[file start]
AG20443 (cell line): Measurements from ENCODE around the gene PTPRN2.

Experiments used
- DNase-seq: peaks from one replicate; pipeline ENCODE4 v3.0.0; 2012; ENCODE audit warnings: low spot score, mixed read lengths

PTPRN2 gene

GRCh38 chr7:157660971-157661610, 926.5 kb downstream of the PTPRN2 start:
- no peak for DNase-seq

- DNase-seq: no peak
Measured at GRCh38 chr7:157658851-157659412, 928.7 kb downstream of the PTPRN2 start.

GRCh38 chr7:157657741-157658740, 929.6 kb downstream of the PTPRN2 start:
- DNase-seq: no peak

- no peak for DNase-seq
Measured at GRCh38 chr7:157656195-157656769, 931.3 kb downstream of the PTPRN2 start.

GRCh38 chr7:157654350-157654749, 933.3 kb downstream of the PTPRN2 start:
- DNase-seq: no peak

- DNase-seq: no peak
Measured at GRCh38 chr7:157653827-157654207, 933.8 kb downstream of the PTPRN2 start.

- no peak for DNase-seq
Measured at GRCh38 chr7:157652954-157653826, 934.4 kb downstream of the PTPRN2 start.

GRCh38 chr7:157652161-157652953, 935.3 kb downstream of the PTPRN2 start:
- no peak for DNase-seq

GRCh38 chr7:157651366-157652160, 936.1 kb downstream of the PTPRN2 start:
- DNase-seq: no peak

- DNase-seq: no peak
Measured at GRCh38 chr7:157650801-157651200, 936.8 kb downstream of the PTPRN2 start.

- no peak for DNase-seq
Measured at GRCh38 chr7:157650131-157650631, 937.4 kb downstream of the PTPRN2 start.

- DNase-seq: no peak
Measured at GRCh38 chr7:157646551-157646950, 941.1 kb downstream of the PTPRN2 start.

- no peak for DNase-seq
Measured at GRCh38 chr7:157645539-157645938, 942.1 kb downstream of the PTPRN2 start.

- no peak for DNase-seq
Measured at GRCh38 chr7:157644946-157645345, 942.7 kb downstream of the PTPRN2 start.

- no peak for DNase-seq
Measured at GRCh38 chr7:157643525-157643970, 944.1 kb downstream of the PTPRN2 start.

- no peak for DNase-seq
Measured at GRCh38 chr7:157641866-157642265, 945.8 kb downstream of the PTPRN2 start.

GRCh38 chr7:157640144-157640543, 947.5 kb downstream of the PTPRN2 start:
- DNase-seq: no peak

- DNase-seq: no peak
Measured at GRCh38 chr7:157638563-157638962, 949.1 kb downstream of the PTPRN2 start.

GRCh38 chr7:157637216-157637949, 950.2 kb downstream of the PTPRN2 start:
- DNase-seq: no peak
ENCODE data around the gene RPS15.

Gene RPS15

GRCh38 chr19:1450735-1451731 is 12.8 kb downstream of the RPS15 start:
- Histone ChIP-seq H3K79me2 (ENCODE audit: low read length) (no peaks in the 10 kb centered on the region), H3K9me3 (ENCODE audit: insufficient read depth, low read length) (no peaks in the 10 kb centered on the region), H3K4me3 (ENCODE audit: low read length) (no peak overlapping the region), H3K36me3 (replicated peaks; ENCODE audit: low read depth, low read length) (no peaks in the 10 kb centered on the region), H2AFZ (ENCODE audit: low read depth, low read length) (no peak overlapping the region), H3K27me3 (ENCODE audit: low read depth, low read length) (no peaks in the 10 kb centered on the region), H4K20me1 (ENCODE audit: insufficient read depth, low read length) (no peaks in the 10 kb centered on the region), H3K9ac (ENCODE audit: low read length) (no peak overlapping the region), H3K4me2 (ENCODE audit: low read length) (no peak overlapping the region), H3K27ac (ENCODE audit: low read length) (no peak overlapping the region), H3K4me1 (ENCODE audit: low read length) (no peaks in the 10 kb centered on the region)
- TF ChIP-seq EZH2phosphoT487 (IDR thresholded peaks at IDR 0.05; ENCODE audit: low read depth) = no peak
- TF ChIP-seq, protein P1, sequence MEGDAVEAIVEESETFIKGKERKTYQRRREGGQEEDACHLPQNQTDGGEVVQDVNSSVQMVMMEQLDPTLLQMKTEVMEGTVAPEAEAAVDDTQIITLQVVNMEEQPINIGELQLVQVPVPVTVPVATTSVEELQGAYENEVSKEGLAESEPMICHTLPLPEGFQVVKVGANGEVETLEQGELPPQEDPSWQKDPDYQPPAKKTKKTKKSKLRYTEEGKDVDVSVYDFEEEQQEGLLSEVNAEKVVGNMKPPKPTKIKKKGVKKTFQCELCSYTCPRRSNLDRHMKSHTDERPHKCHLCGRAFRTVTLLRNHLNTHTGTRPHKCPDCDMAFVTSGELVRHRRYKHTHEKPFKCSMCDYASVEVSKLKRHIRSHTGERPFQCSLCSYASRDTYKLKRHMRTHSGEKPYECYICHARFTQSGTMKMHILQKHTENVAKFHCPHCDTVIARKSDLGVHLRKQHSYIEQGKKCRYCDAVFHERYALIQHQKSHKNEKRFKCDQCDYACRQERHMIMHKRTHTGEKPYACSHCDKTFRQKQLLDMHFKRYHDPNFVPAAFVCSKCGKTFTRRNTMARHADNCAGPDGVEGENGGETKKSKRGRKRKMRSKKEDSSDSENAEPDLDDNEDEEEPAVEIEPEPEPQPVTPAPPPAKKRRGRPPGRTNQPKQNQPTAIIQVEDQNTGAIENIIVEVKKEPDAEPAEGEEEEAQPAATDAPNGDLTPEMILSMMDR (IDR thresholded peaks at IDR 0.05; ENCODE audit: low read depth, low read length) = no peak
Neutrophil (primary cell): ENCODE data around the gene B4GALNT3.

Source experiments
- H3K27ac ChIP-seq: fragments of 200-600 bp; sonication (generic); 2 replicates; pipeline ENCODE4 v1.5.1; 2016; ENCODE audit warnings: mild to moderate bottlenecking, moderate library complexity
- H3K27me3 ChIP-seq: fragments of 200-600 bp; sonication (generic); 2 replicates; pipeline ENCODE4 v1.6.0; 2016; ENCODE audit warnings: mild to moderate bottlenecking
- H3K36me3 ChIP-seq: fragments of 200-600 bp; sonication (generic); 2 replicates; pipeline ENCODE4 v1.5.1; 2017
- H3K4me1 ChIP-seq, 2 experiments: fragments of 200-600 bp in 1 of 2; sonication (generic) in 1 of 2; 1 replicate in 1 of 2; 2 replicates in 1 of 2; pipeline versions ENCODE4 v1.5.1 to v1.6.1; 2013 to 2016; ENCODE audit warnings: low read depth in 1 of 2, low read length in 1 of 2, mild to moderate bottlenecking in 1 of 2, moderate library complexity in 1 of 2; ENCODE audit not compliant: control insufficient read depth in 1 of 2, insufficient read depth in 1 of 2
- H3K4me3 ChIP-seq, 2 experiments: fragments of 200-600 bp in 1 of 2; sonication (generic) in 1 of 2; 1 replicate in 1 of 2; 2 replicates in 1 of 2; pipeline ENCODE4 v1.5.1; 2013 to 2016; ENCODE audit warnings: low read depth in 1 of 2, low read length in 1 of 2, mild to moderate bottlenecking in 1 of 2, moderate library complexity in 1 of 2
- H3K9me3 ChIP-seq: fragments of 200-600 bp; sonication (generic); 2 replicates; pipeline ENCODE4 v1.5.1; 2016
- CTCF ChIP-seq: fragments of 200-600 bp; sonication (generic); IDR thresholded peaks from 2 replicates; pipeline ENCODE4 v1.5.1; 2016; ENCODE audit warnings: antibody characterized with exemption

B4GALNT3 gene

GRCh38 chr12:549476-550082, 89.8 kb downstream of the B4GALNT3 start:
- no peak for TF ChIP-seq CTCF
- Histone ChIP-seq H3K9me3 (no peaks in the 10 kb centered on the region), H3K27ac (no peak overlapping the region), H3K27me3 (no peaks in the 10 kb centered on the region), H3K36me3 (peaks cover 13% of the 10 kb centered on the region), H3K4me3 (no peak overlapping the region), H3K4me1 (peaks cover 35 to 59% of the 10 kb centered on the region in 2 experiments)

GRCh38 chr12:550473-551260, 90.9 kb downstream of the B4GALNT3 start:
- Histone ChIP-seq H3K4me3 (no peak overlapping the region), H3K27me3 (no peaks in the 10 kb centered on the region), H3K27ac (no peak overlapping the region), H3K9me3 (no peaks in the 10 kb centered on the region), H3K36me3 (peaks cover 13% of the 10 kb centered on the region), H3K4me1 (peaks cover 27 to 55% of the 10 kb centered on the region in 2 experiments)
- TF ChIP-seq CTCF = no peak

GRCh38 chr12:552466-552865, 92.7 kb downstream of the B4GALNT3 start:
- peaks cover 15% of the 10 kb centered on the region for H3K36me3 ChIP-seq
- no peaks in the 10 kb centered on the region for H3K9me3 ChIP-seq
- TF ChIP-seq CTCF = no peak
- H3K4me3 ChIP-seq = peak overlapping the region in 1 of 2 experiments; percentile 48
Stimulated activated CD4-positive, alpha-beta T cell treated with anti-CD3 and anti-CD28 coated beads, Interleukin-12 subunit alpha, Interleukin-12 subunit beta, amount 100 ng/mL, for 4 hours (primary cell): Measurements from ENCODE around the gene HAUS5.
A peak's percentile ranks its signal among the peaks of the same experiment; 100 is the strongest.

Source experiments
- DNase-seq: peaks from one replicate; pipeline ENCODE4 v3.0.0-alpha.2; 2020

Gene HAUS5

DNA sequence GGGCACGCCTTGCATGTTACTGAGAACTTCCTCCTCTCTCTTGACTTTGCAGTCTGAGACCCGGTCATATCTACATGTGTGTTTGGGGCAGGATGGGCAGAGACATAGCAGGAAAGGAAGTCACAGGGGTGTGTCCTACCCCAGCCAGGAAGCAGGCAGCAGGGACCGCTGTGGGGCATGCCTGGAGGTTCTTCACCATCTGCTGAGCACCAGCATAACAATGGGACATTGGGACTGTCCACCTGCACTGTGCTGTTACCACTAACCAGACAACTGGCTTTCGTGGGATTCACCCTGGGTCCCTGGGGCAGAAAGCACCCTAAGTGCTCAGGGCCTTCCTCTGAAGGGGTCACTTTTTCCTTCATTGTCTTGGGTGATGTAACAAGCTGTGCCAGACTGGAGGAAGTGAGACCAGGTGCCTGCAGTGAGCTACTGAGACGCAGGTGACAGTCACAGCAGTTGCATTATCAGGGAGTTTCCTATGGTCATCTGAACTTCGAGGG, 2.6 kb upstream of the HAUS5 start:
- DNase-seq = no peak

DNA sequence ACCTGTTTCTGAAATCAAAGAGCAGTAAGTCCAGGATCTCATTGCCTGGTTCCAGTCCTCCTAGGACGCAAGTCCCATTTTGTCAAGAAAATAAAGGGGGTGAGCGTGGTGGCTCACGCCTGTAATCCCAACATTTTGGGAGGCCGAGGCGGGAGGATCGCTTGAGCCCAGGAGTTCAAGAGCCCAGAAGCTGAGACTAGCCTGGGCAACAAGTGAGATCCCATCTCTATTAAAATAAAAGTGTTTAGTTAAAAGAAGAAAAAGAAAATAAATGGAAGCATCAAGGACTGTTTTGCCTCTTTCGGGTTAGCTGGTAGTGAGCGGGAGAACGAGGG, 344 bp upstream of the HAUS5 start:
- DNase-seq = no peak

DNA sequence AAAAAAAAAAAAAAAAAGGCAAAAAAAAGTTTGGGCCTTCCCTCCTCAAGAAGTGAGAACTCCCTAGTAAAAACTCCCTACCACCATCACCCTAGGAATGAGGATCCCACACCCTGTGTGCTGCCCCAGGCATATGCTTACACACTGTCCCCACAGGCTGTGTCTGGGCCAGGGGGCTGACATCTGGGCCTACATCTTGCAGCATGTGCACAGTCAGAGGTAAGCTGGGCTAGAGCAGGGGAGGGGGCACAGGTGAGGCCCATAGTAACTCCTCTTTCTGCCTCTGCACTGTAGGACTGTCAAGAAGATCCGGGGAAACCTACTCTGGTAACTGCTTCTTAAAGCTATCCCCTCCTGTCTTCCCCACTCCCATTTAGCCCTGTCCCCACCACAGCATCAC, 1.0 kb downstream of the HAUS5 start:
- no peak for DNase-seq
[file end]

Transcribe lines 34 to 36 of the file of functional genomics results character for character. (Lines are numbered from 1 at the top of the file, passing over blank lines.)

Measured at GRCh38 chr7:157643525-157643970, 944.1 kb downstream of the PTPRN2 start.

- no peak for DNase-seq
Measured at GRCh38 chr7:157641866-157642265, 945.8 kb downstream of the PTPRN2 start.